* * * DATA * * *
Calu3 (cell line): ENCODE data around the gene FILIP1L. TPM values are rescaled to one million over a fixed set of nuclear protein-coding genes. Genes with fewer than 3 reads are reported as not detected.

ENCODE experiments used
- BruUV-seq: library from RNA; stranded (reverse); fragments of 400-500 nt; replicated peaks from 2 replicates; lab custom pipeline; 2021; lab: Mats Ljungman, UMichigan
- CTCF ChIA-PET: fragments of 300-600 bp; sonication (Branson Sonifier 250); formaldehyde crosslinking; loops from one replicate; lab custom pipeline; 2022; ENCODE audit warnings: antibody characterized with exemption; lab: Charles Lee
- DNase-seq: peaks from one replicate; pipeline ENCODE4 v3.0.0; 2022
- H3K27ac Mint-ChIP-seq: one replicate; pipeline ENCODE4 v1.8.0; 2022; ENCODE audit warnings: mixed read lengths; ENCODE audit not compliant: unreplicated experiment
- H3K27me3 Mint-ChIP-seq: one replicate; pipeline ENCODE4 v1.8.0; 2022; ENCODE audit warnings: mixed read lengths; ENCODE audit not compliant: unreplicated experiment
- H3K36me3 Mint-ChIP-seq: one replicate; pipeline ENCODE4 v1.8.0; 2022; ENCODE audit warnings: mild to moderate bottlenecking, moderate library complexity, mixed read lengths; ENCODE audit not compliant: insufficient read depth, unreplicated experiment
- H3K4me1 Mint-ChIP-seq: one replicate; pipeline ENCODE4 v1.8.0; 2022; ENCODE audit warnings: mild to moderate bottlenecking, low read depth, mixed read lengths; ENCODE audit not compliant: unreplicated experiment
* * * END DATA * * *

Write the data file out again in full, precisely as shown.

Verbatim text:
Calu3 (cell line): ENCODE data around the gene FILIP1L. TPM values are rescaled to one million over a fixed set of nuclear protein-coding genes. Genes with fewer than 3 reads are reported as not detected.

ENCODE experiments used
- BruUV-seq: library from RNA; stranded (reverse); fragments of 400-500 nt; replicated peaks from 2 replicates; lab custom pipeline; 2021; lab: Mats Ljungman, UMichigan
- CTCF ChIA-PET: fragments of 300-600 bp; sonication (Branson Sonifier 250); formaldehyde crosslinking; loops from one replicate; lab custom pipeline; 2022; ENCODE audit warnings: antibody characterized with exemption; lab: Charles Lee
- DNase-seq: peaks from one replicate; pipeline ENCODE4 v3.0.0; 2022
- H3K27ac Mint-ChIP-seq: one replicate; pipeline ENCODE4 v1.8.0; 2022; ENCODE audit warnings: mixed read lengths; ENCODE audit not compliant: unreplicated experiment
- H3K27me3 Mint-ChIP-seq: one replicate; pipeline ENCODE4 v1.8.0; 2022; ENCODE audit warnings: mixed read lengths; ENCODE audit not compliant: unreplicated experiment
- H3K36me3 Mint-ChIP-seq: one replicate; pipeline ENCODE4 v1.8.0; 2022; ENCODE audit warnings: mild to moderate bottlenecking, moderate library complexity, mixed read lengths; ENCODE audit not compliant: insufficient read depth, unreplicated experiment
- H3K4me1 Mint-ChIP-seq: one replicate; pipeline ENCODE4 v1.8.0; 2022; ENCODE audit warnings: mild to moderate bottlenecking, low read depth, mixed read lengths; ENCODE audit not compliant: unreplicated experiment